THINGS THAT STAY Bodies in motion will follow their rules and bodies at rest will follow their rules. Bodies in boxes will peacefully dream and bodies in guest rooms will take their leave. Spring will come late, and winter will come early. I could say I will always be an optimist or you will always have a great love for strawberry milk or even that the sun will always rise on the grasses of the Alps, and kites will hang in the air when they hunt. But one day the caravan of ships won’t come, and we will be surprised. Even after that, a dropped stone will plummet, and spring will come late, and winter will come early. One day I will die but today I am living and there is a green book in front of me and a box fan on the floor. I can’t promise anything about “always” except this: spring will come late, and winter will come early.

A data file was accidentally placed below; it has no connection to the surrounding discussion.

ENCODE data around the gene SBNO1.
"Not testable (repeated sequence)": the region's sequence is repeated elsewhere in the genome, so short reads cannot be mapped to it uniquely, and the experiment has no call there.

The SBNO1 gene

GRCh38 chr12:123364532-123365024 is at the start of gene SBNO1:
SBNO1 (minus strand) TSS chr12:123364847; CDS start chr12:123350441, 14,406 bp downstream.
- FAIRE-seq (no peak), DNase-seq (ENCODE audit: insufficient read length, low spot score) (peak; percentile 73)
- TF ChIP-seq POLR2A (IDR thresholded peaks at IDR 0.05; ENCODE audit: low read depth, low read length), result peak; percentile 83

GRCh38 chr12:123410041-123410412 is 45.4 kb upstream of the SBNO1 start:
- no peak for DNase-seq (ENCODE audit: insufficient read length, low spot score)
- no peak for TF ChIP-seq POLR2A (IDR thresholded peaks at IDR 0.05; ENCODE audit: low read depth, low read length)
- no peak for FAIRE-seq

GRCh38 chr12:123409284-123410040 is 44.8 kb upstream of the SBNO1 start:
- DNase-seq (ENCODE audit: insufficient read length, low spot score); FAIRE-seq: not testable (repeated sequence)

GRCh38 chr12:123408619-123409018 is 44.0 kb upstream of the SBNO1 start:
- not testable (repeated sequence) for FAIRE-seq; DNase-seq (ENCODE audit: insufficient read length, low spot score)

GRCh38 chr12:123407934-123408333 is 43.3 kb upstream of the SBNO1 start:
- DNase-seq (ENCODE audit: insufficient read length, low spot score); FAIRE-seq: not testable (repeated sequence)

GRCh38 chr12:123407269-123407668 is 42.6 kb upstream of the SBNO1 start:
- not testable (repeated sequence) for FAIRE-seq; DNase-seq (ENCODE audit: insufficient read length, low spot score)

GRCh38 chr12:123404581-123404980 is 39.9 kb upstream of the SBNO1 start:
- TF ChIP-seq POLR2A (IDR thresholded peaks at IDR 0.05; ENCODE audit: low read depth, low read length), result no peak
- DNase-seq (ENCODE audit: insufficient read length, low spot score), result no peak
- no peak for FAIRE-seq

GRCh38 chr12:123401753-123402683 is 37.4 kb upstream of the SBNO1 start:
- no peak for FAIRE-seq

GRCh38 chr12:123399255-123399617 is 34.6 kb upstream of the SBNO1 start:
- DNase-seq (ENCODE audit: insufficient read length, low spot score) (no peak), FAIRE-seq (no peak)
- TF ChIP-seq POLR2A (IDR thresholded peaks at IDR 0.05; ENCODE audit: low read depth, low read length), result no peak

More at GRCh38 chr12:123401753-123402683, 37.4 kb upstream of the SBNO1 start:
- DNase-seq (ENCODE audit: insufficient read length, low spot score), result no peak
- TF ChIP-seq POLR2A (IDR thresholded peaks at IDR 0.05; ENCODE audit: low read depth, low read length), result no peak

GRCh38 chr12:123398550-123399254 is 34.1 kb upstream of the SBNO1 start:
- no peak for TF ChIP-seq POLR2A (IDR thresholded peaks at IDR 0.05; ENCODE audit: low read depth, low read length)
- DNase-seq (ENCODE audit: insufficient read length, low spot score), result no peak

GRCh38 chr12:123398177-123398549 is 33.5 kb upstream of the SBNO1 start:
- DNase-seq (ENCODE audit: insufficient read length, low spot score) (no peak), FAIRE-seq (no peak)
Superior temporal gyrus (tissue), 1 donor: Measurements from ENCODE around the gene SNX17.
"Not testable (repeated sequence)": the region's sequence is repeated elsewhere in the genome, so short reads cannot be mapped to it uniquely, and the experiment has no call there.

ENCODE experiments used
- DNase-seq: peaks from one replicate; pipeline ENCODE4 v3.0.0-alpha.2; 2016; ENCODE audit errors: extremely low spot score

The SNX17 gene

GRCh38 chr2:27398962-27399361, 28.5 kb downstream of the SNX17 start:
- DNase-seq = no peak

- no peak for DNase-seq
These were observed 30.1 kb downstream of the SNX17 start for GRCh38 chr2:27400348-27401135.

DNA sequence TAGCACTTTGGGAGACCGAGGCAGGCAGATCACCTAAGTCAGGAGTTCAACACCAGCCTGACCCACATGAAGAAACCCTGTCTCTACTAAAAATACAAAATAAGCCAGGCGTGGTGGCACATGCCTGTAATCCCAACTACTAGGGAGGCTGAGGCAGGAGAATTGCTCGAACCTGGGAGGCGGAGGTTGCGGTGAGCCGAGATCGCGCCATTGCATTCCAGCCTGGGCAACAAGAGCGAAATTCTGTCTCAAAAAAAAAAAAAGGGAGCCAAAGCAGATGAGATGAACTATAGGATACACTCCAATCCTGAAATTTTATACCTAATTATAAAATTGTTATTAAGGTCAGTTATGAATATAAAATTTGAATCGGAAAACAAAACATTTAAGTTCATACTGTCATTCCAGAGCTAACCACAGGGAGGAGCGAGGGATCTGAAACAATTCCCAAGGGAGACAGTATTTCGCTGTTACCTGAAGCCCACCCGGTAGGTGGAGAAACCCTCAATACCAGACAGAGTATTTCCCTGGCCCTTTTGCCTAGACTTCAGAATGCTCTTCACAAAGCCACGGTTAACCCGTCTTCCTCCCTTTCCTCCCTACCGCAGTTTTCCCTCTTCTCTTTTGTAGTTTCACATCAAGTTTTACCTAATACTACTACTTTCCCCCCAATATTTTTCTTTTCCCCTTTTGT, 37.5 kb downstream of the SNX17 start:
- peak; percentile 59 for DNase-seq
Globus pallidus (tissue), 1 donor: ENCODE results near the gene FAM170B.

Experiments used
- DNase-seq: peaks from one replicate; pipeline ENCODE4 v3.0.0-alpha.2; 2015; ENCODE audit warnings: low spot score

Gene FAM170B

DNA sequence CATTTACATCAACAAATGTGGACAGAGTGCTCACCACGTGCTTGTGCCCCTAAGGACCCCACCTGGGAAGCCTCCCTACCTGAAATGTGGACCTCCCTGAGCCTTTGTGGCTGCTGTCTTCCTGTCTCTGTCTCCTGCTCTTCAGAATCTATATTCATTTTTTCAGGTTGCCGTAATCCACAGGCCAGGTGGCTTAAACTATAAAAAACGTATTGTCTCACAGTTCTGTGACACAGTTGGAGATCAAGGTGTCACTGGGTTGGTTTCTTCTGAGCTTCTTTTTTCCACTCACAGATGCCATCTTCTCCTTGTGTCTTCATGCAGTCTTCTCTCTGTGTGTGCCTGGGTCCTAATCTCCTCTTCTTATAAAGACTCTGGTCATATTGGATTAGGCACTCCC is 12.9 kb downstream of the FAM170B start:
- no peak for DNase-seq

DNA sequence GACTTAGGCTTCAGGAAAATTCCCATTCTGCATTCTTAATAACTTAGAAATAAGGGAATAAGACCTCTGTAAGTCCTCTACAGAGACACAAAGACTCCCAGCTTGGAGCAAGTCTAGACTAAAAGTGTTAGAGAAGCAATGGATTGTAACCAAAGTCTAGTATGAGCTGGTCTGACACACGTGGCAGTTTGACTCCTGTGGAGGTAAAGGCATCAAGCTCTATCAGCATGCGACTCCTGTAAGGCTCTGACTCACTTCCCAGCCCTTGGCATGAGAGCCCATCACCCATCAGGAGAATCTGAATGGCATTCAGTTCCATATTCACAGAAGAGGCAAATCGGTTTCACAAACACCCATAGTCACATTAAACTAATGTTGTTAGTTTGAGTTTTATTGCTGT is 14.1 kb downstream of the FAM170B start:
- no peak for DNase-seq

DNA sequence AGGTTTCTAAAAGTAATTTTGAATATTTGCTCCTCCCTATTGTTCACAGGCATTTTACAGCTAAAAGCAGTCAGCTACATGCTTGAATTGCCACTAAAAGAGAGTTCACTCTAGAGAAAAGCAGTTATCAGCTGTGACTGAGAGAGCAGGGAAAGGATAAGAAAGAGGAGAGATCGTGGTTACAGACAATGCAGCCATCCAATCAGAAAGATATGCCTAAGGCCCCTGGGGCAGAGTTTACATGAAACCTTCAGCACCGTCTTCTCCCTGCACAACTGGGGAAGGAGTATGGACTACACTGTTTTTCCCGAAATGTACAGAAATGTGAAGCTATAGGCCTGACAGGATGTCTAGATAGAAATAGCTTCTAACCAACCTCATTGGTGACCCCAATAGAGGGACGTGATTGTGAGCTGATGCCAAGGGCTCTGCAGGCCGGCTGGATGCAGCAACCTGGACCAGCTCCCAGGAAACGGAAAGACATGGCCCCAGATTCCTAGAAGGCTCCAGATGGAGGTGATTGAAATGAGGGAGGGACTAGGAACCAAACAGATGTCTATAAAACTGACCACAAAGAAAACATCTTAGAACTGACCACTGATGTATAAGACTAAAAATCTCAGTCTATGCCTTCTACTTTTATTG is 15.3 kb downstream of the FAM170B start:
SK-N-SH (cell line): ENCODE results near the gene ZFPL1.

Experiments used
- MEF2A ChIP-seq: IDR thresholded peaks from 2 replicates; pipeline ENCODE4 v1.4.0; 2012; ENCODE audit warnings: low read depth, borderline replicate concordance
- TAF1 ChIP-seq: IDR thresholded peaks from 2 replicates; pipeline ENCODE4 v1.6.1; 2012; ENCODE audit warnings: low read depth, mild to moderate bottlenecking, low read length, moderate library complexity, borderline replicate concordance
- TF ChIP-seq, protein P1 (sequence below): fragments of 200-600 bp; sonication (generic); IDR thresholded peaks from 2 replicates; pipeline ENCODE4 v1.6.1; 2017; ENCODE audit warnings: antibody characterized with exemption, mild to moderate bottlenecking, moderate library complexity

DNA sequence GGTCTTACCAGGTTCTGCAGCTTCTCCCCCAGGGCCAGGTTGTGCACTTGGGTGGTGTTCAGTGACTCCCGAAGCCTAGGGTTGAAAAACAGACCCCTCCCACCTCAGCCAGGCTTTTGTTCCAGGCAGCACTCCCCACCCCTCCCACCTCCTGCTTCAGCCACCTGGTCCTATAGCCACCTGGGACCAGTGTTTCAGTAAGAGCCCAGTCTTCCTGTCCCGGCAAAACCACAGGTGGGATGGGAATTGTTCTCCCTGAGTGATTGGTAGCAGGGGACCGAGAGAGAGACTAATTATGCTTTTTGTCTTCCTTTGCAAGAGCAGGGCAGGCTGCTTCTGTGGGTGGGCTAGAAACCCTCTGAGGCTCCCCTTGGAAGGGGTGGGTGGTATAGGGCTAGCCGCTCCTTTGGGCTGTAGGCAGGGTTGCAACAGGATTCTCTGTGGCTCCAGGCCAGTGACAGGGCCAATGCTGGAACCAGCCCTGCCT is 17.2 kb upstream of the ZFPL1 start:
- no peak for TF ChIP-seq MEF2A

THE ANTHROPOLOGIST I set out on a Tuesday evening to find the earth where she was sleeping, to find the slumbering form of a terra cotta woman with a voice like footsteps on red dirt and rain on yellow tree trunks. All soil, she said to me, lifting an igneous hand, is reduced, in time, to sand. Air shivers, water chills, embers are extinguished, butterflies lose their feathers and become moths. If you are still, you will hear them beat their wings. We listened together there, to the dinosaurs crumbling outside, reshaping the lakes and reversing the tide. But like they, I looked away, and before I could recognize it, she was gone.
Faron Grossman grew up in Michigan and is a freshman at Alma College. They are studying to be a plant ecologist – their poetry draws energy from the natural world and its components as well as their experience in it. They’ve been writing poetry for some time but have only begun recently to seek publication.